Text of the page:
After four albums released in as many years, Moritz von Oswald Trio suspended their release schedule. During the break, the group's namesake made Borderland with techno innovator Juan Atkins, as well as 1/1 with jazz trumpeter Nils Petter Molvaer, while synthesizer player Max Loderbauer continued to involve himself with a variety of solo and collaborative projects. The trio returned in 2015 with master Afro-beat drummer Tony Allen in place of Vladislav Delay -- no minor change -- while Ricardo Villalobos was brought in to mix the recordings. Certain stretches of Sounding Lines are so trimmed and sedate that they're less diverting than anything on the previous Trio releases. The gait of "5 (Spectre)," after a few minutes of subtle percussive and electronic intrusions with little to enhance it, sounds torpid more than creeping. Its nine-minute length is second only to the opener, another cut with its impact hampered by a lack of variation. Some moments not-so-faintly echo the past; with only a little more sound processing and the subtraction of Allen's rolling intro, the fourth track could be mistaken for the work of von Oswald and Mark Ernestus' ambient dub techno work as Rhythm & Sound. The highlights, unsurprisingly, occur when Allen is allowed to exert more of his power, heard in the darting/jabbing third and twisting sixth tracks. Those two tracks are worth the wait.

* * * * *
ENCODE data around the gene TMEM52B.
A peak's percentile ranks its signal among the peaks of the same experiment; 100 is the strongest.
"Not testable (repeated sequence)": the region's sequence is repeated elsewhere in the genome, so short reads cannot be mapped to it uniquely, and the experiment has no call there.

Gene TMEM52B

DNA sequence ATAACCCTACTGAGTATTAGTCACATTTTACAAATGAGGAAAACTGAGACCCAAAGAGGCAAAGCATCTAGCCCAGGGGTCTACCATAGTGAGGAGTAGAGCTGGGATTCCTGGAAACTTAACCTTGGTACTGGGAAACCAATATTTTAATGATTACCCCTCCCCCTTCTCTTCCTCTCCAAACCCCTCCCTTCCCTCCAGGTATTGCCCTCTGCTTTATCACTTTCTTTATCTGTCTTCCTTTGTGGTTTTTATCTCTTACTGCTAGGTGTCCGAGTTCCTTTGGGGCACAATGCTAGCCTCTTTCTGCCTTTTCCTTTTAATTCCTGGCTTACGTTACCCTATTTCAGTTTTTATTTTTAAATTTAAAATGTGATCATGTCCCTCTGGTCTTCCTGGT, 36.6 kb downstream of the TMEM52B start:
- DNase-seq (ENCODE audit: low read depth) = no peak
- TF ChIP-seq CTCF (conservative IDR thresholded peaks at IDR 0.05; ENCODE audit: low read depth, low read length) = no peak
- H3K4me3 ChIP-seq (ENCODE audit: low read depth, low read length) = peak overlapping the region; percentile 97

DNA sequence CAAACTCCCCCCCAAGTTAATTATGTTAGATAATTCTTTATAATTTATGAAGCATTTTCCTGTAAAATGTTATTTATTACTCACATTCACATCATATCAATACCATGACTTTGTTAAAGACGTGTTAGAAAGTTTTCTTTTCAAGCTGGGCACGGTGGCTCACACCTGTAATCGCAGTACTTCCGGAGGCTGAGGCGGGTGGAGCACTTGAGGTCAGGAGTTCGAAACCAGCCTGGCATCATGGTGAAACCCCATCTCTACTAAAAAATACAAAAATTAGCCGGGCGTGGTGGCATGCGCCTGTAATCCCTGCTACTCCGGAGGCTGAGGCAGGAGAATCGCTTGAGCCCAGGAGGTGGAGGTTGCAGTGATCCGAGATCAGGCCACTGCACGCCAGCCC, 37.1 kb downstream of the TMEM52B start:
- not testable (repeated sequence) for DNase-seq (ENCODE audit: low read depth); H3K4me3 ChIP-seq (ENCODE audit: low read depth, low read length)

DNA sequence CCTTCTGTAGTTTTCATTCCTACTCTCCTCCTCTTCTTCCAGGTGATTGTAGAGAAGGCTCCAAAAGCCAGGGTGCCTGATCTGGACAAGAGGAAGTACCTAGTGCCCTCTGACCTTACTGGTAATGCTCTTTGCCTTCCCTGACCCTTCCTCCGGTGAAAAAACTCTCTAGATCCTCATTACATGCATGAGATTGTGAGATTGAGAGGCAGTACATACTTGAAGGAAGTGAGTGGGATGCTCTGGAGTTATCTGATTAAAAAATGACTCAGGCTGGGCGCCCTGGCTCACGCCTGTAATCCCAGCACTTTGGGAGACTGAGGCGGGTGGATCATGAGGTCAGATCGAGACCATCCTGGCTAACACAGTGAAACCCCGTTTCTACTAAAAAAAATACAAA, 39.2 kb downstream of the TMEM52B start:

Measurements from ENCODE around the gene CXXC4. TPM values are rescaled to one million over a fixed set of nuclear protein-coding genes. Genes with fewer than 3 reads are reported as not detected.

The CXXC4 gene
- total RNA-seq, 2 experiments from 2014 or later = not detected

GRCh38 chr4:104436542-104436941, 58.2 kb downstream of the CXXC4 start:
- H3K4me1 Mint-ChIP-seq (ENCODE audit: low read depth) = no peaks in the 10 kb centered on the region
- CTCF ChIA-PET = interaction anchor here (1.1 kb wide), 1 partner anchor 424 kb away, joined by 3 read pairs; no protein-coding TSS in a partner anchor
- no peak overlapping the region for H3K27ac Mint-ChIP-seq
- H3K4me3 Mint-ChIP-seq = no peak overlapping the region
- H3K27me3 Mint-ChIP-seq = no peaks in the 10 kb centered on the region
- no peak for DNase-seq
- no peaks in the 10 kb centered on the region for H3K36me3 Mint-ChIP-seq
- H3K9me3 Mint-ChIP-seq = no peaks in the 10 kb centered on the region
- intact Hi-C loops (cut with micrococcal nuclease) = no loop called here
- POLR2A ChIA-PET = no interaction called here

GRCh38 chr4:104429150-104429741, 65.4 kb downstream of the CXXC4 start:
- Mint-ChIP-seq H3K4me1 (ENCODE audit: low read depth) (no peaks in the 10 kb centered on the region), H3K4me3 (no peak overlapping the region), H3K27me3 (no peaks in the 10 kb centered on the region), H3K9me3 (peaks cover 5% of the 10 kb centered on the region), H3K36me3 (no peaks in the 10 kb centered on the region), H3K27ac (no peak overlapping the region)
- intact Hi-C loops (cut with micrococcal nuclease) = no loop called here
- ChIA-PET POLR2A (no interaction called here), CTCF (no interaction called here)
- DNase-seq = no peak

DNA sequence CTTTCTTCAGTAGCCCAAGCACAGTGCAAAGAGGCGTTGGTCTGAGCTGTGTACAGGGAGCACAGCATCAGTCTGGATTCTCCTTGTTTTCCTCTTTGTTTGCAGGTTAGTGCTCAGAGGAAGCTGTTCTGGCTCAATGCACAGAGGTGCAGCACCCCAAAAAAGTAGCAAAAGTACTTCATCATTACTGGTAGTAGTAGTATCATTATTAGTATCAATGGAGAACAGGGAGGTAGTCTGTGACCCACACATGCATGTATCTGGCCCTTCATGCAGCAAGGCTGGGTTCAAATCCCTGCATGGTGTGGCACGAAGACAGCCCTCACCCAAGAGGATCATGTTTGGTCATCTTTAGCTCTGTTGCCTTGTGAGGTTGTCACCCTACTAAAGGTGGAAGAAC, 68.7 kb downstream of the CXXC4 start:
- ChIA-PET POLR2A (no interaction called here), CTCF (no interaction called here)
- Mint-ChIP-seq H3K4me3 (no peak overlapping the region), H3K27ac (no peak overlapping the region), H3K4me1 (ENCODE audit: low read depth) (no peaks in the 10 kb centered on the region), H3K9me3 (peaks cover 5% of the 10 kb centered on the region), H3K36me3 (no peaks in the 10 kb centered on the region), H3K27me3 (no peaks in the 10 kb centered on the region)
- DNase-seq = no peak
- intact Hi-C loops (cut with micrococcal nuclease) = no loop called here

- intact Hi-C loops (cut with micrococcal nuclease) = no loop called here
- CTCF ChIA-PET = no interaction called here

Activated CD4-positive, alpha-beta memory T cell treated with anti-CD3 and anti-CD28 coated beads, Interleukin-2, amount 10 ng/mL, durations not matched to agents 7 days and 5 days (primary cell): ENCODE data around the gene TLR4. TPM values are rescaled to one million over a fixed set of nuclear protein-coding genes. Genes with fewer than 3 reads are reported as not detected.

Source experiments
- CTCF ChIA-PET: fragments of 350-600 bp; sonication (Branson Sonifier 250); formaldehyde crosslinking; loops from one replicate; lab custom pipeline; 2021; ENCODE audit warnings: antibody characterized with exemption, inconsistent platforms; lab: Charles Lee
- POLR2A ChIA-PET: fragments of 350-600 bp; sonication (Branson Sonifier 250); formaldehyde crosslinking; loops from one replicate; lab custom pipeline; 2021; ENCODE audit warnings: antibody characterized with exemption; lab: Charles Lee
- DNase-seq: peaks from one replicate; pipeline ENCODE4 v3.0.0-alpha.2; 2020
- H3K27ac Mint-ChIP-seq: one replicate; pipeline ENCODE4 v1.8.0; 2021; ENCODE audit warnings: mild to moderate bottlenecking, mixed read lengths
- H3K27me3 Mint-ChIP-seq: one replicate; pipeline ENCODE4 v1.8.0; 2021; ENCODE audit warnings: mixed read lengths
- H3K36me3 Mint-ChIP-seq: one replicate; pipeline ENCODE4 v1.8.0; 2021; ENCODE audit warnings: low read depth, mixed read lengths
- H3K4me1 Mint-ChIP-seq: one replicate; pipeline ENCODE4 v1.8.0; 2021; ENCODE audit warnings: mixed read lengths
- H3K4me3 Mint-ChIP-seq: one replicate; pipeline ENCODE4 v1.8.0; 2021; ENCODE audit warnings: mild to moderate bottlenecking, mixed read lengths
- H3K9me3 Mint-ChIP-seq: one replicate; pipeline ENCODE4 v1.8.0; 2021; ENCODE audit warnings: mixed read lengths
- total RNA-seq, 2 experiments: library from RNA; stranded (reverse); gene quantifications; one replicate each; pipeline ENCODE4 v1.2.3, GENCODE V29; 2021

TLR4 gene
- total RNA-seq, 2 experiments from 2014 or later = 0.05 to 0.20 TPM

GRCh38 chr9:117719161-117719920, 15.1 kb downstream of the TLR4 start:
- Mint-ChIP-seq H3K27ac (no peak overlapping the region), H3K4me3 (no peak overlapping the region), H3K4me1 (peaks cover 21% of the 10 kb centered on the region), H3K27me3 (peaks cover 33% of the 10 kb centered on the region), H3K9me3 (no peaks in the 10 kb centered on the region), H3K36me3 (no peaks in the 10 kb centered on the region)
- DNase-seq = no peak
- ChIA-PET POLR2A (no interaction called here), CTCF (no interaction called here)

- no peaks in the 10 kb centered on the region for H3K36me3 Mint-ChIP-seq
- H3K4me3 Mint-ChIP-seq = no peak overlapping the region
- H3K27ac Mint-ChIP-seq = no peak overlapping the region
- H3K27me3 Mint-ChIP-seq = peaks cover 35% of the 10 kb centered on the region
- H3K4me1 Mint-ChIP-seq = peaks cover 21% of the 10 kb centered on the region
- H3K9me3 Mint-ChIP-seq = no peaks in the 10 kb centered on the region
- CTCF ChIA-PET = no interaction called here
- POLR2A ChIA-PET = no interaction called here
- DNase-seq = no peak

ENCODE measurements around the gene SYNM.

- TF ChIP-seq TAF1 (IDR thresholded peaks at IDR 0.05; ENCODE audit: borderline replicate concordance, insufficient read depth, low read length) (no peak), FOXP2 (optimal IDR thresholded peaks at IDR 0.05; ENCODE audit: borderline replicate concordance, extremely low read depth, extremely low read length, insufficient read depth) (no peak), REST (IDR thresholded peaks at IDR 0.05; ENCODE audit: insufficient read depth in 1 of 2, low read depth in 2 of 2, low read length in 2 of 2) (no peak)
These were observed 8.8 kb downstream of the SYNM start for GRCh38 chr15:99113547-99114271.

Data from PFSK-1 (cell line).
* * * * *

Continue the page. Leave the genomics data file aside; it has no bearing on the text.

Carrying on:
AllMusic Review by Andy Kellman